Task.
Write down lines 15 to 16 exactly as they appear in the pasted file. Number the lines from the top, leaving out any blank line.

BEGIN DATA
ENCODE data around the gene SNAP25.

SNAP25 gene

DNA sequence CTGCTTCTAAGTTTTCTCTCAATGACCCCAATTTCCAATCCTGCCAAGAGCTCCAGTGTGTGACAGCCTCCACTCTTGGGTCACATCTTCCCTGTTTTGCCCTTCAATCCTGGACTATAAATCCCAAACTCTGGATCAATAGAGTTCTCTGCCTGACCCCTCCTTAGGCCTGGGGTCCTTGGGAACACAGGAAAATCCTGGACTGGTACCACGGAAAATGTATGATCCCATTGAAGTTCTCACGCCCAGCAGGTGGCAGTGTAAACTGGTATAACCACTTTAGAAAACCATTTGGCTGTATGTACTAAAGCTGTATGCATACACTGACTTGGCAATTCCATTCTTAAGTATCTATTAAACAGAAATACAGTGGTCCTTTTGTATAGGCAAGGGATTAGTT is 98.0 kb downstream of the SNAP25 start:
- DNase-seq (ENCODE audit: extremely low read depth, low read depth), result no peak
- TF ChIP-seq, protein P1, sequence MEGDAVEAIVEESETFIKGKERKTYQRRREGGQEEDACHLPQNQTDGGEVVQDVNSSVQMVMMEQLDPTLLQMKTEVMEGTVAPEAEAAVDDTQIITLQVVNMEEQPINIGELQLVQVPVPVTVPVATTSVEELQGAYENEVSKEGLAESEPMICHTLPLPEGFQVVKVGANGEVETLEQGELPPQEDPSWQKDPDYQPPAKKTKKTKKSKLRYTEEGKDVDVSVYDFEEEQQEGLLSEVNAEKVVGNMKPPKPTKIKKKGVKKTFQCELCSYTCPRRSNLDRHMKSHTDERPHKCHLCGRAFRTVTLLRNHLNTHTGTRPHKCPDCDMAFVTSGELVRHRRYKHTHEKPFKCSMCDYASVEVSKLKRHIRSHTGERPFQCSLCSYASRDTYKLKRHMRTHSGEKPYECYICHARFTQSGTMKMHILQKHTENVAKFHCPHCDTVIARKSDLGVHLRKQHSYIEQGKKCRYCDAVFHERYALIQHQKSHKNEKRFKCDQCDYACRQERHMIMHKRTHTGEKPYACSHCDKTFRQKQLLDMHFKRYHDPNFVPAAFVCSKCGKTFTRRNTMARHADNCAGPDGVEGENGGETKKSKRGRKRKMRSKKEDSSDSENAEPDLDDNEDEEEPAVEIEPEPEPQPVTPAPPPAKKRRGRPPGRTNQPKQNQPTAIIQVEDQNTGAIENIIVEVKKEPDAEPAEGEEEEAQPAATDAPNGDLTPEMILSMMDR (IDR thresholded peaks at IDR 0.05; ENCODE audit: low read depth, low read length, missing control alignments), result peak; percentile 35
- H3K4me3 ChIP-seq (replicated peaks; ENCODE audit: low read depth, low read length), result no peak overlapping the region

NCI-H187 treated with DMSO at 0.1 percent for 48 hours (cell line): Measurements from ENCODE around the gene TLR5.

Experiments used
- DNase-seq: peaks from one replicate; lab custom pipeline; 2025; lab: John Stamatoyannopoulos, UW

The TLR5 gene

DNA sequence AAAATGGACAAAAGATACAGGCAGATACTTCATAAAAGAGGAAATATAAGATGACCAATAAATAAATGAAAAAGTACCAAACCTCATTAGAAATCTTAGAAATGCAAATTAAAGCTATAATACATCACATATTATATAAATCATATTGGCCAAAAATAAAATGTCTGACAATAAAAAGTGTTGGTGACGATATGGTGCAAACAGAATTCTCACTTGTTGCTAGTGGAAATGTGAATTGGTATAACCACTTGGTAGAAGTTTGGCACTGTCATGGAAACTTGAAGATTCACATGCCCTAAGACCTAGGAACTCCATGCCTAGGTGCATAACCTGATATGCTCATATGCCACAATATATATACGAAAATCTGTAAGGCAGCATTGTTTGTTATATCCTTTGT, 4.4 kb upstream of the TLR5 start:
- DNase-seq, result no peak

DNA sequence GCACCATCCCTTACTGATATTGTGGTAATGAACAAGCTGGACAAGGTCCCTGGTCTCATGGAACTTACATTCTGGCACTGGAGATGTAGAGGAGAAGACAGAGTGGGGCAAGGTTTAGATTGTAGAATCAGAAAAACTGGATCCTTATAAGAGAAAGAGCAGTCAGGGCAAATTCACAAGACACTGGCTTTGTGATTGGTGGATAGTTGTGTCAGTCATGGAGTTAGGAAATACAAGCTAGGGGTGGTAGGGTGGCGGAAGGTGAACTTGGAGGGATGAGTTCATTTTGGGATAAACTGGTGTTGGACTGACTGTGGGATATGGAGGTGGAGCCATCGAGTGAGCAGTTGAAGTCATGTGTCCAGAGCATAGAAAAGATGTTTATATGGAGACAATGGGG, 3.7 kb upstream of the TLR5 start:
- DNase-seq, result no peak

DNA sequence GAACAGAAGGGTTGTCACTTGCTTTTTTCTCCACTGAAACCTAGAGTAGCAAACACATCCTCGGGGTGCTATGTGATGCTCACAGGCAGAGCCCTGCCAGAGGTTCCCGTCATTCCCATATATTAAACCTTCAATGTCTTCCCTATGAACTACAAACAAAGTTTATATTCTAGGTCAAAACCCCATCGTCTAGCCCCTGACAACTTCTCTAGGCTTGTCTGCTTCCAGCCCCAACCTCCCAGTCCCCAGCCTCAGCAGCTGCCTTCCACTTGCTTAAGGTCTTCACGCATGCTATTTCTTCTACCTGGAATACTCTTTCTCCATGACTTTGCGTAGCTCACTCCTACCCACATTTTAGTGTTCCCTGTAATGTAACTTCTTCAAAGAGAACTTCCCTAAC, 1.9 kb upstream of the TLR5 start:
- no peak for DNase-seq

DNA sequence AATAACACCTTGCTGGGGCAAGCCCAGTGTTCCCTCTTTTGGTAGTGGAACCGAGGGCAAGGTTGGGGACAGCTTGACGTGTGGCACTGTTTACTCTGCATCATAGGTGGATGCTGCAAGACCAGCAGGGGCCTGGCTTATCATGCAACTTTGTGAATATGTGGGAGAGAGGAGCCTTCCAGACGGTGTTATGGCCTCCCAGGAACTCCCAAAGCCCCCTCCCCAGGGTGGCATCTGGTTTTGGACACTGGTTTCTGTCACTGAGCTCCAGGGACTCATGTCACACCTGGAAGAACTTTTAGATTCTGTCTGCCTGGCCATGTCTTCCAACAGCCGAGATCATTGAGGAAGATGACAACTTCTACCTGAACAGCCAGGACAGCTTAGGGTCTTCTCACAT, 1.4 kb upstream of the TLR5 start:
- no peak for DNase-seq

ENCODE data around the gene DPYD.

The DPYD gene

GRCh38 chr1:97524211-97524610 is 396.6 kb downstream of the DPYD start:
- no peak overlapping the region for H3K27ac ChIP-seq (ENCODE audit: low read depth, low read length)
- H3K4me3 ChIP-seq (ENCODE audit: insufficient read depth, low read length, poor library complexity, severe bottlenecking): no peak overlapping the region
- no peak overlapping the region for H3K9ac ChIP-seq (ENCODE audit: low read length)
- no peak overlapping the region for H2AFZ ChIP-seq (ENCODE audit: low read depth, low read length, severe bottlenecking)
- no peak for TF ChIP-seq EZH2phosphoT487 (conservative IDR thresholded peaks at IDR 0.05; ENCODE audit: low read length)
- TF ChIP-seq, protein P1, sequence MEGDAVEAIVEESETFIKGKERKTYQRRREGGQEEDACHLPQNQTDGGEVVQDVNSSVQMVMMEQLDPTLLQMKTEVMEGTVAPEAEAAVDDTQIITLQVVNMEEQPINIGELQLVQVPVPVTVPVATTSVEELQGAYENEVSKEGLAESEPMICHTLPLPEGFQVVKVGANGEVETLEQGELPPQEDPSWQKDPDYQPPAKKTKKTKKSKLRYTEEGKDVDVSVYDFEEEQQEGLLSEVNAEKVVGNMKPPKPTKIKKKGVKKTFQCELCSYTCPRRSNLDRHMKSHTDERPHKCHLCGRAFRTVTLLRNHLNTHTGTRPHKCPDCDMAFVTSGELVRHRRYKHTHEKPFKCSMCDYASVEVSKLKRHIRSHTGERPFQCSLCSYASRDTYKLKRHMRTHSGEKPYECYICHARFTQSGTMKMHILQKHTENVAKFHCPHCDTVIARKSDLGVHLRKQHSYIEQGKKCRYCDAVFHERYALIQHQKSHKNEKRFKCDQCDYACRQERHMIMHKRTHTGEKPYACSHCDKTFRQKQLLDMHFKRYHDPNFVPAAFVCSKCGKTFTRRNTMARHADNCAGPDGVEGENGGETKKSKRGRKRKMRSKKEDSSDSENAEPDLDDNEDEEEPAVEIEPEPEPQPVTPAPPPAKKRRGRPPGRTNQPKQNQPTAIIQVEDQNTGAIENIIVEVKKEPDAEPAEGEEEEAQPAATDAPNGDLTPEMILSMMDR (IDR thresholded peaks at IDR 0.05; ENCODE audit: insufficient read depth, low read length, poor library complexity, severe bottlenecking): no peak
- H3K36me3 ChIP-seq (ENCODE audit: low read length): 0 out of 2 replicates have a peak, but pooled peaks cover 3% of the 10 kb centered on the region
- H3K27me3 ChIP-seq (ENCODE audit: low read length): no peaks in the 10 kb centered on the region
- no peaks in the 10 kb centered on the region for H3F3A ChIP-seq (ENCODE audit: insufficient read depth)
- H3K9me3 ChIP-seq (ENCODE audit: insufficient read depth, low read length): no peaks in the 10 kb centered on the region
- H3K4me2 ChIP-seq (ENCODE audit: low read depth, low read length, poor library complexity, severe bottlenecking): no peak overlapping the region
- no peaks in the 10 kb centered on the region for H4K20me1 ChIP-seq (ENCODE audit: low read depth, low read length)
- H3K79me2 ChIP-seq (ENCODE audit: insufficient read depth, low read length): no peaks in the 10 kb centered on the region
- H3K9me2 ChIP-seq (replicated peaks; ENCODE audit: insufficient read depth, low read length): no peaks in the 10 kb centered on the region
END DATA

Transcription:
DNA sequence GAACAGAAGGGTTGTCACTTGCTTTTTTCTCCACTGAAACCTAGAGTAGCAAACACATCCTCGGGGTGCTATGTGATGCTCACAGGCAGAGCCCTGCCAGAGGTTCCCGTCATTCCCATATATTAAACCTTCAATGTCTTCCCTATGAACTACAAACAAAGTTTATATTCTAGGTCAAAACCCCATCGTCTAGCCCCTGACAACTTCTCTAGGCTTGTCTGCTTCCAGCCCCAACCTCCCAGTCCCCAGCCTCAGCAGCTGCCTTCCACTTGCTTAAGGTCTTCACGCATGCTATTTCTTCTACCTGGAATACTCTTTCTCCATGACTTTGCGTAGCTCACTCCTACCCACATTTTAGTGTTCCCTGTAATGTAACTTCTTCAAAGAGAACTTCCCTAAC, 1.9 kb upstream of the TLR5 start:
- no peak for DNase-seq